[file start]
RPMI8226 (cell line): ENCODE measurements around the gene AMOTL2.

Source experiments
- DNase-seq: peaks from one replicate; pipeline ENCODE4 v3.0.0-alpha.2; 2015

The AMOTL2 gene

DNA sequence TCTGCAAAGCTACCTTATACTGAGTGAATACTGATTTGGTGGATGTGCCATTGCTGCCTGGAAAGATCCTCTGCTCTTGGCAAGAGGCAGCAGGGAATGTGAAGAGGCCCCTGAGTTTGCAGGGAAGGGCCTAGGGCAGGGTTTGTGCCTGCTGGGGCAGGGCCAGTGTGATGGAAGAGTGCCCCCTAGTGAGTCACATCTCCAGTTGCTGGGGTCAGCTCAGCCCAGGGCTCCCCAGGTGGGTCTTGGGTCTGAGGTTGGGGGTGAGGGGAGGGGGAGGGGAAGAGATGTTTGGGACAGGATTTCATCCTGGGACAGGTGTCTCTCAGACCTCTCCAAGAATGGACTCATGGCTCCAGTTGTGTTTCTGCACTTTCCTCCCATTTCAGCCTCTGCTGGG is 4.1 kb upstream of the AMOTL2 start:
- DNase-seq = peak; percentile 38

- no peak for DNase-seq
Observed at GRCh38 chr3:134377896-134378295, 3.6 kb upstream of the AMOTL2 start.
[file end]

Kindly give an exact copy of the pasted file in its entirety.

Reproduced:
RPMI8226 (cell line): ENCODE measurements around the gene AMOTL2.

Source experiments
- DNase-seq: peaks from one replicate; pipeline ENCODE4 v3.0.0-alpha.2; 2015

The AMOTL2 gene

DNA sequence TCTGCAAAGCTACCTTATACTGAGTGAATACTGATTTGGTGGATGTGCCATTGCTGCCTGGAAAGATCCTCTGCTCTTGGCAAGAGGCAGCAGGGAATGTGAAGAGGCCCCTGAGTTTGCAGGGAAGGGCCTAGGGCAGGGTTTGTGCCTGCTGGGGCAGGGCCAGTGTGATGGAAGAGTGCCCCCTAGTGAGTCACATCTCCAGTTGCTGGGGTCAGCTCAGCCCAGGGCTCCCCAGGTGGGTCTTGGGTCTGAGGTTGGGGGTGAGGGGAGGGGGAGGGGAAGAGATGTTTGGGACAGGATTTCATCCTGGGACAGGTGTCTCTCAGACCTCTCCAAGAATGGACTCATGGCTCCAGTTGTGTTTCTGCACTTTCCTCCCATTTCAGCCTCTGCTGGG is 4.1 kb upstream of the AMOTL2 start:
- DNase-seq = peak; percentile 38

- no peak for DNase-seq
Observed at GRCh38 chr3:134377896-134378295, 3.6 kb upstream of the AMOTL2 start.